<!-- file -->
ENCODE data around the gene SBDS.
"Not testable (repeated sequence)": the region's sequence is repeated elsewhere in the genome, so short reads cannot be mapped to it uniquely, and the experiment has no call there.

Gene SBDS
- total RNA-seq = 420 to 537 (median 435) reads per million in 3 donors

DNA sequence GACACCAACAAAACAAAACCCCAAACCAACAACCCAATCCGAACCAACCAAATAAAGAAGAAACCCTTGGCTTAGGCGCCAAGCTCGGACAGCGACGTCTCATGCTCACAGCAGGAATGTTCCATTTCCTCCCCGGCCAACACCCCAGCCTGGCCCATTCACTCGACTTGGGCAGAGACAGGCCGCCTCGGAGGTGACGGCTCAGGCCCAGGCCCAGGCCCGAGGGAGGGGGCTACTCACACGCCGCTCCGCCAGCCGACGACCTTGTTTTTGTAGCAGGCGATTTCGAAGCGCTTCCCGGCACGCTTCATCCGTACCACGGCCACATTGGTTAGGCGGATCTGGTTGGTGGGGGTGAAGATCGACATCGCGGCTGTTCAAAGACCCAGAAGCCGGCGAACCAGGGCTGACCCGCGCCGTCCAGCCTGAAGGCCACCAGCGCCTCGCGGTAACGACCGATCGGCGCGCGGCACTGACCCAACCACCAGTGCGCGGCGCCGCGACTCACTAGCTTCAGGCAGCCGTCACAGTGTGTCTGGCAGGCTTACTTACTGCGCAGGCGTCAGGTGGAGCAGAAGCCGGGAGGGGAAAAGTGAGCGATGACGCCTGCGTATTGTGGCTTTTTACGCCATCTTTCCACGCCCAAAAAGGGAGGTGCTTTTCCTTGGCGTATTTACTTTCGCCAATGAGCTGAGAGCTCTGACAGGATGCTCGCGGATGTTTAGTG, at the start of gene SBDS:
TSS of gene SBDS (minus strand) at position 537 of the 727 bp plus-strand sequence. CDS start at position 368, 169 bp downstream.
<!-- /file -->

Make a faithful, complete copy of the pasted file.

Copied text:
ENCODE data around the gene SBDS.
"Not testable (repeated sequence)": the region's sequence is repeated elsewhere in the genome, so short reads cannot be mapped to it uniquely, and the experiment has no call there.

Gene SBDS
- total RNA-seq = 420 to 537 (median 435) reads per million in 3 donors

DNA sequence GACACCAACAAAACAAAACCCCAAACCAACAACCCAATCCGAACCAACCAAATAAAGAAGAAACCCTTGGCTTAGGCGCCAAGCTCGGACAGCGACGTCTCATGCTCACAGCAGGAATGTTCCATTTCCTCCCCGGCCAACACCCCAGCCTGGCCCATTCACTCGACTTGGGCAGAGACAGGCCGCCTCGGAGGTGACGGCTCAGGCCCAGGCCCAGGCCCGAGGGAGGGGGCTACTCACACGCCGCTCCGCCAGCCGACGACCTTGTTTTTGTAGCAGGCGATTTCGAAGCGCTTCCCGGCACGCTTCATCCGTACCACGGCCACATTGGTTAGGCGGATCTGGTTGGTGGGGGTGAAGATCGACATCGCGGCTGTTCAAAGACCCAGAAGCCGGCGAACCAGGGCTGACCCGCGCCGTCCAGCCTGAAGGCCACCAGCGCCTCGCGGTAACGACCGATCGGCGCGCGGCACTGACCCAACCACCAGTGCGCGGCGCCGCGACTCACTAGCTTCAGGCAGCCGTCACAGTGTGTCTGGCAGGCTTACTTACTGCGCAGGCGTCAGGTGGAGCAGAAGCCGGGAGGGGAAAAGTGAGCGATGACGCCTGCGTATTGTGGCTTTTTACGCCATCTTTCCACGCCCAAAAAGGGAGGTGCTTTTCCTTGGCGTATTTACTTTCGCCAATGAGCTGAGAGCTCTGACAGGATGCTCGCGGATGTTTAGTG, at the start of gene SBDS:
TSS of gene SBDS (minus strand) at position 537 of the 727 bp plus-strand sequence. CDS start at position 368, 169 bp downstream.